On rereading the argument as presented in 'Small Pieces Loosely Joined', we find some evidence as to what Weinberger dislikes about the idea of 'patterns as consciousness' is that it does not account for our interaction with the real world: "Thinking, and thus knowledge, requires not only a brain but also a world and a body". But is anybody really saying otherwise? Surely nobody is imagining that the Kurzweil simulator does not receive input from the external world, or produce output into that world. In fact the way in which it relates input to output is exactly what we use to gauge its intelligence. It is part of the experimental setup.
And of course this input and output means the machine is not an identical performative copy of Kurzweil. Its camera eyes view the world from a different position for instance, but we should be able to reason about consciousness of this machine regardless.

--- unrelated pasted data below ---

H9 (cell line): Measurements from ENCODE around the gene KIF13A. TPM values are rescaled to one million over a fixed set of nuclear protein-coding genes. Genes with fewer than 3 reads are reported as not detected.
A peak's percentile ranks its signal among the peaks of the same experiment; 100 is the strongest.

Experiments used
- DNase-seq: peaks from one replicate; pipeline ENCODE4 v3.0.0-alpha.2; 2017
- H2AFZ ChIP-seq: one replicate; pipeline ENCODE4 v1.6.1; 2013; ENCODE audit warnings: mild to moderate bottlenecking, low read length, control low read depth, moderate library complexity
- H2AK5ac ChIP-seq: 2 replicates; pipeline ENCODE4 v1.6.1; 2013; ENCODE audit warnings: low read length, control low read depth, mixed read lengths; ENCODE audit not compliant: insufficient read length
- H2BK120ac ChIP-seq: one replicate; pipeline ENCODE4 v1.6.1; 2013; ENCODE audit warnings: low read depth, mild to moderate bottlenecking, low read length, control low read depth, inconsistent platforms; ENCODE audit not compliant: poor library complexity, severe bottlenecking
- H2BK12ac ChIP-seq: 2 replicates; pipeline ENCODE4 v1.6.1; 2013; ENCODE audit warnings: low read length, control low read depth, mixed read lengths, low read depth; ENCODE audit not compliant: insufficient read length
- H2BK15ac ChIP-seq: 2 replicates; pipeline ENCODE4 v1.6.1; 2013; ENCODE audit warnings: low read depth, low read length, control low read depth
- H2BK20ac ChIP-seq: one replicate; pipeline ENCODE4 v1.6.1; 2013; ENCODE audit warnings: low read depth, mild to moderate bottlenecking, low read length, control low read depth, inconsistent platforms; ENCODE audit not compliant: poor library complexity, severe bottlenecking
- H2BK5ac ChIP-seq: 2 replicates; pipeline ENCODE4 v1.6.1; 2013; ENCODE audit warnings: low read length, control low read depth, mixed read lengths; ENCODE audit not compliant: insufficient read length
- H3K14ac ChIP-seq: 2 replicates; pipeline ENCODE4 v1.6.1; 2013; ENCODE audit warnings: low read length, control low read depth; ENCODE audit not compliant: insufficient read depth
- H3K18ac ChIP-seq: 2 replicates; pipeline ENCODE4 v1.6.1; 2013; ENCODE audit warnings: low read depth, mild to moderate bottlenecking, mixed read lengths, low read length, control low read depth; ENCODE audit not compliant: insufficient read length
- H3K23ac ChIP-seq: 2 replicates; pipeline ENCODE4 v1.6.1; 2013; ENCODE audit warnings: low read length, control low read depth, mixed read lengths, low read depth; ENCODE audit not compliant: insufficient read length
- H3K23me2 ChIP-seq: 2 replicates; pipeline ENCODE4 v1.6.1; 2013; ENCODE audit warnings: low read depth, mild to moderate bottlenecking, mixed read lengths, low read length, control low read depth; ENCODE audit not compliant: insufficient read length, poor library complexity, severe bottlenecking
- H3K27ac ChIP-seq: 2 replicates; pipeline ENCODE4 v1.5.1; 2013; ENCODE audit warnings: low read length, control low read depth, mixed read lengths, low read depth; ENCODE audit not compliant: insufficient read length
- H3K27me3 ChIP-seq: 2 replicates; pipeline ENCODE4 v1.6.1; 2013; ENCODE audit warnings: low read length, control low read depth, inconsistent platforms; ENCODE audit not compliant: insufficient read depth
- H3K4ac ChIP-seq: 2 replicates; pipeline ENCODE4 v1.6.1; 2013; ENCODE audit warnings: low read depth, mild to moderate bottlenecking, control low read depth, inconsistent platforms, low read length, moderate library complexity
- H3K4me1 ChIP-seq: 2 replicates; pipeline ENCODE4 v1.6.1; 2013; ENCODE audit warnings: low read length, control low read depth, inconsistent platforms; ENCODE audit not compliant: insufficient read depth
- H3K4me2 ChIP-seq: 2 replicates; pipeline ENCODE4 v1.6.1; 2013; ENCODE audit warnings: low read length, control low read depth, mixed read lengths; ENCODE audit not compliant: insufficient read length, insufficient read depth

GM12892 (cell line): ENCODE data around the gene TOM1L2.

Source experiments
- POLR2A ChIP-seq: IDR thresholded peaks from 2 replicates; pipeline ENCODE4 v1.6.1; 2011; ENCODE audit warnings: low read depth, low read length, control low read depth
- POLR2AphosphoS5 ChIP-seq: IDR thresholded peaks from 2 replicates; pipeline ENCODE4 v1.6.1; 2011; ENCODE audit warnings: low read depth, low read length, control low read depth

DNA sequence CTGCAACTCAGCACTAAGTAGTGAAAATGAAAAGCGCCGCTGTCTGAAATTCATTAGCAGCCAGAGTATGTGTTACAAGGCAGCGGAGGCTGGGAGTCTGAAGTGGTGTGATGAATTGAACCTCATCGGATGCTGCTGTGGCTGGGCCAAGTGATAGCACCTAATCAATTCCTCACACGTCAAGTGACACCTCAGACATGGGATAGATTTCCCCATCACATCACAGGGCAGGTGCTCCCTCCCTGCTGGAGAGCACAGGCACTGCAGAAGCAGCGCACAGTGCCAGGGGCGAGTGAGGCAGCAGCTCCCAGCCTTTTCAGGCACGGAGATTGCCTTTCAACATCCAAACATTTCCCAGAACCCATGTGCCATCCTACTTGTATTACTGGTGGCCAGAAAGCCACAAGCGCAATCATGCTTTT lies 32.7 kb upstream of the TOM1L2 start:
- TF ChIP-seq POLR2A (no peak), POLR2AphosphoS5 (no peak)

In fact this observation provides us with the next attack on 'The Chinese Room'. It is the entire system claims of consciousness and/or intelligence is being made about, including the mapping to the external world. So Searle's conclusion that the Searle genie in the bottle does not know Chinese even if the Chinese room as a whole is capable of chinese translation can be true without anything having been said about strong AI.